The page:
Gilded Manhattan Historic Townhomes Hitting the Market at $25M

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The homes have been pristinely maintained and restored by recent owner Richard H. Jenrette, the investment banker and preservationist who passed away in 2018. Photo Credit: classicamericanhomes.org

By Benyamin Davidsons

Georgian-style townhomes in Manhattan’s coveted Upper East Side are a rarity.  A pair of these home, built in the 1930s, is about to hit the market, asking $25 million.

As reported by the Wall Street Journal, the homes once belonged to the family of one of the richest men in the world at the time, George F. Baker Sr.  The homes have been pristinely maintained and restored by recent owner Richard H. Jenrette, the investment banker and preservationist who passed away in 2018.

Located at 67 East 93rd Street, the main house spans four floors, and is narrow but 75 feet deep. It boasts 12-foot ceilings, a grand circular staircase, tall English Regency-style windows, and a decorative skylight at the top brightening the home from the center.  The first floor of the home is all fitted with beige-and-brown marble, and impressive classical furniture.  As per listing agent Joshua Wesoky of Compass, the second floor serves as a library, with books decorating the room from wall to wall.  The third floor features a large salon-style entertaining room.  The smaller home is located at 69 East 93rd Street, and is now partially connected to the main home.  The carriage house features a large garage which can accommodate five cars.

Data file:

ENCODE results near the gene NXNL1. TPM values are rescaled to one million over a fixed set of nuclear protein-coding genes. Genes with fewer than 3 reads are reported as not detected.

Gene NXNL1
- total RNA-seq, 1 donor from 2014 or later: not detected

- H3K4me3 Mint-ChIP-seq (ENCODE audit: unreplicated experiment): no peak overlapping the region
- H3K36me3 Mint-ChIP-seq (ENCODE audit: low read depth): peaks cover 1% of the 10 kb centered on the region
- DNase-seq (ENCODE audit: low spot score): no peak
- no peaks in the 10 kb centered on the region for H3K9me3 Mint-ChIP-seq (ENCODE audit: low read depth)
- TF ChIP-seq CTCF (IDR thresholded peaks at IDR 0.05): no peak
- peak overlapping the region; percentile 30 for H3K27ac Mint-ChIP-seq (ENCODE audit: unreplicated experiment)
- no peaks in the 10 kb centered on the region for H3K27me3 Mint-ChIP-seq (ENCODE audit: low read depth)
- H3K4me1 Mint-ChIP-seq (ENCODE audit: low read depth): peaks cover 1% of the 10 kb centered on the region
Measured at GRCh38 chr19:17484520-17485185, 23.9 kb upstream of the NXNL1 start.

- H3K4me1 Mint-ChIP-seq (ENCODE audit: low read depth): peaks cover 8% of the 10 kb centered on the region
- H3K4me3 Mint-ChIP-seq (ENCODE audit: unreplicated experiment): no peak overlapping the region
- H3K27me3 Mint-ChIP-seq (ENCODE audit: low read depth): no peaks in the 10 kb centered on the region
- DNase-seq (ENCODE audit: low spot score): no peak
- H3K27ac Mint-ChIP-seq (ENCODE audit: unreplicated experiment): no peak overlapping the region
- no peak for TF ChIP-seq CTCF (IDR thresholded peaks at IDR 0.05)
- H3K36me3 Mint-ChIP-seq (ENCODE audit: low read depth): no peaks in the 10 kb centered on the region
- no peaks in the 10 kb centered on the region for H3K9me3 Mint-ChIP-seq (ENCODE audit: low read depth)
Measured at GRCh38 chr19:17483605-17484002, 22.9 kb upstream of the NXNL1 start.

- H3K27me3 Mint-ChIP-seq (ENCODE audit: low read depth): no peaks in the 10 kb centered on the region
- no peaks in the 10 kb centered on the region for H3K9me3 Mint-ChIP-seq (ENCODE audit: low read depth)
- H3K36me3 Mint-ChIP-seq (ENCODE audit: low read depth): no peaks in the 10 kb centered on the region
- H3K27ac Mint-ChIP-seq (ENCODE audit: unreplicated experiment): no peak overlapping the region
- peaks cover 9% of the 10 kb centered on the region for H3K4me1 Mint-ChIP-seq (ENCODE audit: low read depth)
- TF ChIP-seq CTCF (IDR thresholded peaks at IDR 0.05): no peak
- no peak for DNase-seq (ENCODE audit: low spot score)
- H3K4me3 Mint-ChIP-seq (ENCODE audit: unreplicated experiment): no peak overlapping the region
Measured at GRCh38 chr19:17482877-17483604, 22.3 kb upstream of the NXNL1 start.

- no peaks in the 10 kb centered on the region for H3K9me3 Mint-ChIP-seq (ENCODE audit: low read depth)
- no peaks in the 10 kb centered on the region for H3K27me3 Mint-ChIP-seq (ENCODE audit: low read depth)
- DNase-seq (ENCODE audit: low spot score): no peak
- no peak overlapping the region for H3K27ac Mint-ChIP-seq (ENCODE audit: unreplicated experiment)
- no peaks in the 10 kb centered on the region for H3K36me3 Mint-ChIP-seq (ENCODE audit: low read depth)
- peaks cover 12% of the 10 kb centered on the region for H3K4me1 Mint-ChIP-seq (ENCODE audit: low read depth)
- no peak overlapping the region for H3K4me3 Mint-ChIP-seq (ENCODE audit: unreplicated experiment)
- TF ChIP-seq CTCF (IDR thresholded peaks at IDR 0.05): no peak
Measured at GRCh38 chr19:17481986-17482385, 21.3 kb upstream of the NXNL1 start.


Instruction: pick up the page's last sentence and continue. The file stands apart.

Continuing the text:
Jenrette restored the homes to their original glory and filled them with antiques including chandeliers, carpets, clocks and paintings. Jenrette purchased and restored over a dozen high-end mansions in his lifetime, with a passion for architecture. “Restoring fine old homes to their former glory has been a hobby—some say a passion—of mine,” he wrote in his 2000 book entitled Adventures with Old Houses. “Friends have described me as a ‘house-aholic’ who can’t say no to a fine old house that has fallen on hard times.”

As per the WSJ, Mr. Jenrette purchased the main house twice. First in October 1987, paying $4 million for the homes. The stock market had crashed less than a week after his purchase, so after about a year later, he agreed to sell the main house for $6 million. He moved into the smaller house, and only purchased the main house again seven years later for a discounted price of $5 million.

Mr. Jenrette had lived in the combined home till his death in 2018, at 89.  He did not have children or heirs.  The properties are being sold by the Classical American Homes Preservation Trust, a nonprofit foundation set up by Mr. Jenrette to protect four 19th-century properties he owned in New York, North Carolina and South Carolina.